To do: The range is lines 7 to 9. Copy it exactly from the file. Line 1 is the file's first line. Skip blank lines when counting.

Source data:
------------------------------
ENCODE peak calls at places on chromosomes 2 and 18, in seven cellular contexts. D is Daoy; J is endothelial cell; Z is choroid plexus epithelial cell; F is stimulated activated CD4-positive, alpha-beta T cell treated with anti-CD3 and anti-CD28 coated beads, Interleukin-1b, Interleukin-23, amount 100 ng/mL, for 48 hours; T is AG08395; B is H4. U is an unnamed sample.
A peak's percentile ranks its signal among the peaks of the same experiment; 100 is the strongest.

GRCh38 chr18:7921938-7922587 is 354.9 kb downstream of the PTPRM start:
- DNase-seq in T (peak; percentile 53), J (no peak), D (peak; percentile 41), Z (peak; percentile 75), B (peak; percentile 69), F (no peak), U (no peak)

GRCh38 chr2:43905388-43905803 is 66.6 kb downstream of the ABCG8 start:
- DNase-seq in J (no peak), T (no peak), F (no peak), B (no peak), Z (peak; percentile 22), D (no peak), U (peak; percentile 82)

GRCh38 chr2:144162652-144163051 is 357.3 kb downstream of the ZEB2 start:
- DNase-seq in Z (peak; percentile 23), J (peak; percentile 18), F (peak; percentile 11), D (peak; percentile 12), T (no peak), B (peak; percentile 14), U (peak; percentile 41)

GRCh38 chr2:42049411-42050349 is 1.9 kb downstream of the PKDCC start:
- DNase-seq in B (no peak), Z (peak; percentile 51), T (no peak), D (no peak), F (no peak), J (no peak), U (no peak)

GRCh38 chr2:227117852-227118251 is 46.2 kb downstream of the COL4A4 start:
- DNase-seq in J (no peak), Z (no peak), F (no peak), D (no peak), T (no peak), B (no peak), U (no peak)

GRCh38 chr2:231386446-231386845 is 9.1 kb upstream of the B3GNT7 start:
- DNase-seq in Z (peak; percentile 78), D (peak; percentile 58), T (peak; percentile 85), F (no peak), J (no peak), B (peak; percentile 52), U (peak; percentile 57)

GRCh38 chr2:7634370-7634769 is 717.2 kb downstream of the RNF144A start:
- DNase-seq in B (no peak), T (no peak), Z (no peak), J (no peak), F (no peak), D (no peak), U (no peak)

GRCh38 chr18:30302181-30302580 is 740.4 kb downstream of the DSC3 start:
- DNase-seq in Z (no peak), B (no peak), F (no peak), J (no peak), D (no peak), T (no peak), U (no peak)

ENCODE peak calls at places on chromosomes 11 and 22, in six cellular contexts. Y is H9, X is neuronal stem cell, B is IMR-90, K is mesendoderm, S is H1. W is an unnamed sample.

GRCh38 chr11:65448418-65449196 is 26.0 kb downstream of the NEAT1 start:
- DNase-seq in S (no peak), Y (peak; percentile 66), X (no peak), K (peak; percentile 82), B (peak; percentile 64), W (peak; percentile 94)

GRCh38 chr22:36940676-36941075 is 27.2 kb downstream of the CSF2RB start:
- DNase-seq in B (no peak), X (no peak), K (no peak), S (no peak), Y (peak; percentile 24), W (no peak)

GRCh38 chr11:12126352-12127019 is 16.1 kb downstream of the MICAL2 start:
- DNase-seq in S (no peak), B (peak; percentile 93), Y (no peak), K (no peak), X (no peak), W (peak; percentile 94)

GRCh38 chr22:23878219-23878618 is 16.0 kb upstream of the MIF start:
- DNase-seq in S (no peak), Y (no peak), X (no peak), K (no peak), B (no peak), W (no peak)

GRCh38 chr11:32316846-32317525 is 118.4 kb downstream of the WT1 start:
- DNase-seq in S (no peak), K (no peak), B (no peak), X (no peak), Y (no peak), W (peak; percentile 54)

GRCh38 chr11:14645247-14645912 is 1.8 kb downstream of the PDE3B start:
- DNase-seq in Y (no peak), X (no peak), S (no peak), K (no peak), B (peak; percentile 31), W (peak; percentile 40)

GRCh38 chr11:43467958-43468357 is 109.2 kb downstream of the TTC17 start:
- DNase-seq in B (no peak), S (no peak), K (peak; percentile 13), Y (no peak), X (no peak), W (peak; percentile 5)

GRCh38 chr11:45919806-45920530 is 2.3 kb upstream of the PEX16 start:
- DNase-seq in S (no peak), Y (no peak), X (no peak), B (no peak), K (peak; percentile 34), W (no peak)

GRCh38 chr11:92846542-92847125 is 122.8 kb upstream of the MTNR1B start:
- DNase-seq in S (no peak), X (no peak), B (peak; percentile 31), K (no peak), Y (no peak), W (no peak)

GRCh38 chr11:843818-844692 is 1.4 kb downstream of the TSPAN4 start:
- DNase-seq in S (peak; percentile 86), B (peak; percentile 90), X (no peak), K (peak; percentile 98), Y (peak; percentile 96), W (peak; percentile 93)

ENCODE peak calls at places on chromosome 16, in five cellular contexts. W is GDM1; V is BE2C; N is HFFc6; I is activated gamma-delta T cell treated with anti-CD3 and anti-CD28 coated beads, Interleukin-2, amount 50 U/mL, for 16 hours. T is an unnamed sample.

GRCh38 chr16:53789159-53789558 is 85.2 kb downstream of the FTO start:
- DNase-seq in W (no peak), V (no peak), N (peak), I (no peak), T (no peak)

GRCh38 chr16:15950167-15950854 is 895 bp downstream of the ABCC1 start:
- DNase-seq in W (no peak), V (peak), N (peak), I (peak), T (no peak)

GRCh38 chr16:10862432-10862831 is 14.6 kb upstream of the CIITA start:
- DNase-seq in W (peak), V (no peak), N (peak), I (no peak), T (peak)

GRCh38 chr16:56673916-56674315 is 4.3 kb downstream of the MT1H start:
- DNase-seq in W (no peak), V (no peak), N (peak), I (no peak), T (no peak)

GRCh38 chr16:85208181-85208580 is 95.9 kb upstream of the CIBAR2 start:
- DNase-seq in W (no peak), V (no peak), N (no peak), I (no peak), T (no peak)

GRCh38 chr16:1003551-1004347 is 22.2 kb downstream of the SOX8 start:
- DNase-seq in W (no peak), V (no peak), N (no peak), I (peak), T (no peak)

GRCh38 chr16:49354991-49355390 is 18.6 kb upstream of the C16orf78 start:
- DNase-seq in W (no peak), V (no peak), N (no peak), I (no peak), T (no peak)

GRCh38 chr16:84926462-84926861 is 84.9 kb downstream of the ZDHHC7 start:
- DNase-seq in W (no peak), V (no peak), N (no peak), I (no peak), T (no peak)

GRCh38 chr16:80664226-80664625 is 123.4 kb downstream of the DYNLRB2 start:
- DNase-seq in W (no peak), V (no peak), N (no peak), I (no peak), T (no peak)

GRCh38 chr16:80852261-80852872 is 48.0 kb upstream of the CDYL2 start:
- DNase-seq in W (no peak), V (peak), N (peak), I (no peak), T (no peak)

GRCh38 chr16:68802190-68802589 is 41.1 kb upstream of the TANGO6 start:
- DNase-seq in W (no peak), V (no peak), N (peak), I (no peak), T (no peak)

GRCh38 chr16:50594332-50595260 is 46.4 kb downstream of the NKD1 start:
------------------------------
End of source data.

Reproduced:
GRCh38 chr2:144162652-144163051 is 357.3 kb downstream of the ZEB2 start:
- DNase-seq in Z (peak; percentile 23), J (peak; percentile 18), F (peak; percentile 11), D (peak; percentile 12), T (no peak), B (peak; percentile 14), U (peak; percentile 41)

GRCh38 chr2:42049411-42050349 is 1.9 kb downstream of the PKDCC start: